Not what we have, but what we enjoy, constitutes our abundance… Nothing is enough for the man to whom enough is too little.
Epicurus’s notion of happiness has a decidedly Buddhist quality. Happiness is tranquility, and tranquility comes principally from putting aside worldly “hankerings” — ambitions for power, status, involvement in government, the pursuit of voluptuous sensory experiences, and the accumulation of material goods. Two of Epicurus’s most quoted maxims distill this idea: “Not what we have, but what we enjoy, constitutes our abundance” and, in its more admonitory form, “Nothing is enough for the man to whom enough is too little.”
Remarkably, Epicurus’s ideas about ataraxia — the freedom from mental anguish and disturbance that is required for true happiness—were more directly influenced by Buddhist thought than a twenty-first-century reader might imagine for a Greek philosopher of that epoch. Two of Epicurus’s early influences, Democritus and Pyrrho, had actually journeyed all the way to what is now India, where they had encountered Buddhism in the schools of the gymnosophists (naked teachers).
A parallel requirement for Epicurean happiness is freedom from fear of nature and from punitive gods. In his magnificent opus inspired by the philosophy of Epicurus, The Nature of Things, the Roman poet Lucretius reserved some of his highest praise for Epicurus’s brave resistance to religious tradition and its superstitious interpretations of natural phenomena. Epicurus was among the first of his time to make such a clean and decisive break with what he considered religious hocus-pocus. Interestingly, in Epicurus’s youth on the island of Samos, he often accompanied his mother, Chaerestrata, on her visits to peasants in her role as fortune-teller and faith healer. Apparently, Epicurus eventually saw more harm than benefit in his mother’s occupation. Continue reading
As you meditate and sleep less, the quality of your sleep improves. You sleep more deeply. And when you’re sleeping, you feel more peaceful and stable. You can even meditate as you sleep. We call this “sleeping yoga.”
This involves actually bringing your awareness into sleep. For example, I was once on retreat with Master Sheng Yen in Pine Bush. After we were through meditating for the day, I went back to my room and lay down. I assumed the auspicious posture, common in Theravada tradition, of the sleeping Buddha. I reclined on my right side, with my legs one on top of the other and tucked up a little bit. This posture is good for sleep. You’re not pressing your heart by lying on your left side or your spine while lying on your back. If you snore, it is also a good posture and can help reduce the sound.
I was counting my breath, a form of meditation practice. I relaxed my whole body and counted my breath: one, two . . . and then three. But I had a strange feeling and looked at the clock. Five hours had passed between the counts of two and three!
Those five hours passed in an instant. It wasn’t normal sleep where the mind grows dark. My mind was clear and light, as if I were still meditating. I slept from about 10:30 pm to 3:30 am. Tok, tok, tok went the sound of the wood “waking” board at four.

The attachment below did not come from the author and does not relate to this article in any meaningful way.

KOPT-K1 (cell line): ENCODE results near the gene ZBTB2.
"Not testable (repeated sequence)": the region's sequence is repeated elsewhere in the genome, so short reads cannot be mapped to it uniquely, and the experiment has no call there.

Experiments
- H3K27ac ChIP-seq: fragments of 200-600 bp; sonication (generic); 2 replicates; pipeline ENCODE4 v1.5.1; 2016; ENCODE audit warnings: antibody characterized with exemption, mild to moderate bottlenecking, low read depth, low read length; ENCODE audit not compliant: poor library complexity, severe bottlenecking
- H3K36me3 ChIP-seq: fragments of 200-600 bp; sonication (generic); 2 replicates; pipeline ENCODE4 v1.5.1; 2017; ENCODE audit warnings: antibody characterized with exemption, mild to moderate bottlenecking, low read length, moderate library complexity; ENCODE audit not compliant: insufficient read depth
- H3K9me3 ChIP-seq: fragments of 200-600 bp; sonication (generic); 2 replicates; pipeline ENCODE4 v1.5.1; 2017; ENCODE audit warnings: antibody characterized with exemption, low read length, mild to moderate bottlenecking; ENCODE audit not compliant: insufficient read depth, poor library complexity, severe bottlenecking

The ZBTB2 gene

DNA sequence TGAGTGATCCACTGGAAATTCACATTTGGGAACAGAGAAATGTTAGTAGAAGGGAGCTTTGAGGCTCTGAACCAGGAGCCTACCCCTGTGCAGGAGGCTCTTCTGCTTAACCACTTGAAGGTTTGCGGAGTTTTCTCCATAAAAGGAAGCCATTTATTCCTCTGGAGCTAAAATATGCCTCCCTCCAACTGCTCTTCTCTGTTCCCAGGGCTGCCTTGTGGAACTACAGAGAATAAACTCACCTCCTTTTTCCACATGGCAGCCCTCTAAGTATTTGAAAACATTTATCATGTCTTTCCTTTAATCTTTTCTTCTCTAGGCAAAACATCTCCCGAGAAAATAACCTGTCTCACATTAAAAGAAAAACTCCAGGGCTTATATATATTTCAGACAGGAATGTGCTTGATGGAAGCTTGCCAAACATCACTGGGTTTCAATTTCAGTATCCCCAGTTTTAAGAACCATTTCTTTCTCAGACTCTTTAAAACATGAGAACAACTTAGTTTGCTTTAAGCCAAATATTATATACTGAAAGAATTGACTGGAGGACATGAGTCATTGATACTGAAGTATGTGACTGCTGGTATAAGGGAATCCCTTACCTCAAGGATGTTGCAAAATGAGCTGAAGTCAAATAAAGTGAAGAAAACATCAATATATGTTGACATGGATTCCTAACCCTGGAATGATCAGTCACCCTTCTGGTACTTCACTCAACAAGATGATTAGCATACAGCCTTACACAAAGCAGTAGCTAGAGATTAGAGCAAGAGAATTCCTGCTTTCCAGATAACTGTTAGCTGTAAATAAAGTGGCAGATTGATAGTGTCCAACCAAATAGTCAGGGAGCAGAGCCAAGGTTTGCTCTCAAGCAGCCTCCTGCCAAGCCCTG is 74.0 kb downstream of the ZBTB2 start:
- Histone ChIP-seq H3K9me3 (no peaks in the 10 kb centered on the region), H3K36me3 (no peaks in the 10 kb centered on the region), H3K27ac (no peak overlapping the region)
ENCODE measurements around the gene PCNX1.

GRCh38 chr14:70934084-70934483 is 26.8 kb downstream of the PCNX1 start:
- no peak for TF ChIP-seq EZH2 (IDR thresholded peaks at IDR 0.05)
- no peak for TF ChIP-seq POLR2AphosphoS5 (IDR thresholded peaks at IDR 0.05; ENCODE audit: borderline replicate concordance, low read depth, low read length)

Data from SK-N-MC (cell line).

That day, I told Master Sheng Yen about taking the auspicious posture and the experience that followed. He just smiled.
“You had a good sleep,” he said.
Guo Jun, “Essential Chan Buddhism”
IN CHAN, YOU fall in love with your breath.
You think about the breath while you’re sitting, eating, and walking. After you finish your work, you think about the breath. The breath comes to your mind. You want to get close to the breath. There is a tenderness, sweetness, and intimacy that you want to share with the breath. You want to give your time to the breath; you want to give your whole self to the breath. You want to take care of the breath. The breath is very precious, just as the person you love is precious. You treat the breath with gentleness and care.
there is a tenderness, sweetness, and intimacy that you want to share with the breath
When you cannot find the breath, you don’t get angry, in the same way that when you cannot find the person you love, you don’t get angry; you just keep thinking: Where is she? Similarly, the breath, being your most loyal and loved one, will not desert you. It will not stop searching or looking for you when you are lost. It will find you; all you need to do is just be still, and it will come to you by your side.
Give yourself to the breath as if you are giving to the person you love. Give it your life. Your everything. Have this kind of intimacy, longing, and fondness for the breath. Forgive the breath when it becomes short and rough. Do not rise up in anger against it. Accept the breath as it is. Love and accept it.
Falling in love gives you energy. It is the same when you fall in love with your breath. You think about the breath when you wake up. You are enthusiastic. You have energy.
from the moment we are born until the moment we die, our most loyal friend is the breath
Falling in love with your breath is called the meditation of love. People sometimes think that in Buddhism love is something that is frowned upon and relationships are no good. This is because relationships necessarily involve attachment and grasping, and Buddhism often teaches us to detach. We should let go of intimate relationships because they are a constant struggle, and struggle is, inevitably, a source of suffering.
Chan teaches us to love with no attachment. To care without imposing. To love in the way we love the breath.